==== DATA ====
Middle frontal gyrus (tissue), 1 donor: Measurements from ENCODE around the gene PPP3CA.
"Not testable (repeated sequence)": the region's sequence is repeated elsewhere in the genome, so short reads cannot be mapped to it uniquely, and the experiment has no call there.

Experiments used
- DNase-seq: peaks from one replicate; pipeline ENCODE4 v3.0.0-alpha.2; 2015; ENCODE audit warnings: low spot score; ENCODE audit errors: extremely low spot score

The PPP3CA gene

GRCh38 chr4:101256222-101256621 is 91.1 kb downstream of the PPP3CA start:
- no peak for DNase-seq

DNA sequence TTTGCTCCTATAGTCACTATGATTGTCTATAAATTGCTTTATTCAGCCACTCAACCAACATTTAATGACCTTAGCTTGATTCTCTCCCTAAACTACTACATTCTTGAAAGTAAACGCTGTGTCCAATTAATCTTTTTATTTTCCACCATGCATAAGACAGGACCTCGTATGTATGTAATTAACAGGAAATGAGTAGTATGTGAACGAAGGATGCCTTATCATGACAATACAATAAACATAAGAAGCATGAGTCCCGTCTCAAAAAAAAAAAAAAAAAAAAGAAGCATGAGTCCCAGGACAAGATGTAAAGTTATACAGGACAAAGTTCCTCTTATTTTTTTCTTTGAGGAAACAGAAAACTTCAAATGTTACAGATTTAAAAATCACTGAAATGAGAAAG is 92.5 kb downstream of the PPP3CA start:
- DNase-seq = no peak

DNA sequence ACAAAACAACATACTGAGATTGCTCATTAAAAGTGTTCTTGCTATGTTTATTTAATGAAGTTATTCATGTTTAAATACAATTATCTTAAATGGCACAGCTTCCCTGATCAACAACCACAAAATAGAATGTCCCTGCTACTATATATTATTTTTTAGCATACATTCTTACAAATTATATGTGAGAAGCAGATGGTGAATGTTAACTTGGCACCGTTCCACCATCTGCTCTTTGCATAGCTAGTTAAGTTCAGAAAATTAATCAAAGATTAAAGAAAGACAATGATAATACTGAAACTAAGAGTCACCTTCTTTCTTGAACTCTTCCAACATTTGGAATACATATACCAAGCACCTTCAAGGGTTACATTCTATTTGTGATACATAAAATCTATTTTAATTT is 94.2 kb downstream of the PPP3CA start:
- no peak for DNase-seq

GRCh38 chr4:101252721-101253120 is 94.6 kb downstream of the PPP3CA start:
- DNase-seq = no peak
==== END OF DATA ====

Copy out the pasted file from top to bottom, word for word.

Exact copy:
Middle frontal gyrus (tissue), 1 donor: Measurements from ENCODE around the gene PPP3CA.
"Not testable (repeated sequence)": the region's sequence is repeated elsewhere in the genome, so short reads cannot be mapped to it uniquely, and the experiment has no call there.

Experiments used
- DNase-seq: peaks from one replicate; pipeline ENCODE4 v3.0.0-alpha.2; 2015; ENCODE audit warnings: low spot score; ENCODE audit errors: extremely low spot score

The PPP3CA gene

GRCh38 chr4:101256222-101256621 is 91.1 kb downstream of the PPP3CA start:
- no peak for DNase-seq

DNA sequence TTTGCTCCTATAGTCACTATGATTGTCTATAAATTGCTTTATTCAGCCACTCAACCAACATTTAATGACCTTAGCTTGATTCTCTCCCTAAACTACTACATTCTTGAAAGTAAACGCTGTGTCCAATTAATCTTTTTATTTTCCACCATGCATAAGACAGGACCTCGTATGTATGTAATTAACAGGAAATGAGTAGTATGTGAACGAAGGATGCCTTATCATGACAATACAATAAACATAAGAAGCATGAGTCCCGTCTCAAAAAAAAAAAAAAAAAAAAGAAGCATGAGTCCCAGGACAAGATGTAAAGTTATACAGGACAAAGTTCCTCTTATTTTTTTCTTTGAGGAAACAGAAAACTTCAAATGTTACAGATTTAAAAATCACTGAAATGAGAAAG is 92.5 kb downstream of the PPP3CA start:
- DNase-seq = no peak

DNA sequence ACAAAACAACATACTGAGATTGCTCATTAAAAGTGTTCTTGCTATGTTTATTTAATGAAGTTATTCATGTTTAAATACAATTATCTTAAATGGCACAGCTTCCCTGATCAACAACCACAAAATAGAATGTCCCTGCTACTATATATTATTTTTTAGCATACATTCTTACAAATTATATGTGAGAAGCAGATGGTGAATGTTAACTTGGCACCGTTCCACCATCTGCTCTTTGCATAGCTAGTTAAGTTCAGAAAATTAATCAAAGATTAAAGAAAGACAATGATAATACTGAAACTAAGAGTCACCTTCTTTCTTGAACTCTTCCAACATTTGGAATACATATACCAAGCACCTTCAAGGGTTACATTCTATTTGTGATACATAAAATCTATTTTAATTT is 94.2 kb downstream of the PPP3CA start:
- no peak for DNase-seq

GRCh38 chr4:101252721-101253120 is 94.6 kb downstream of the PPP3CA start:
- DNase-seq = no peak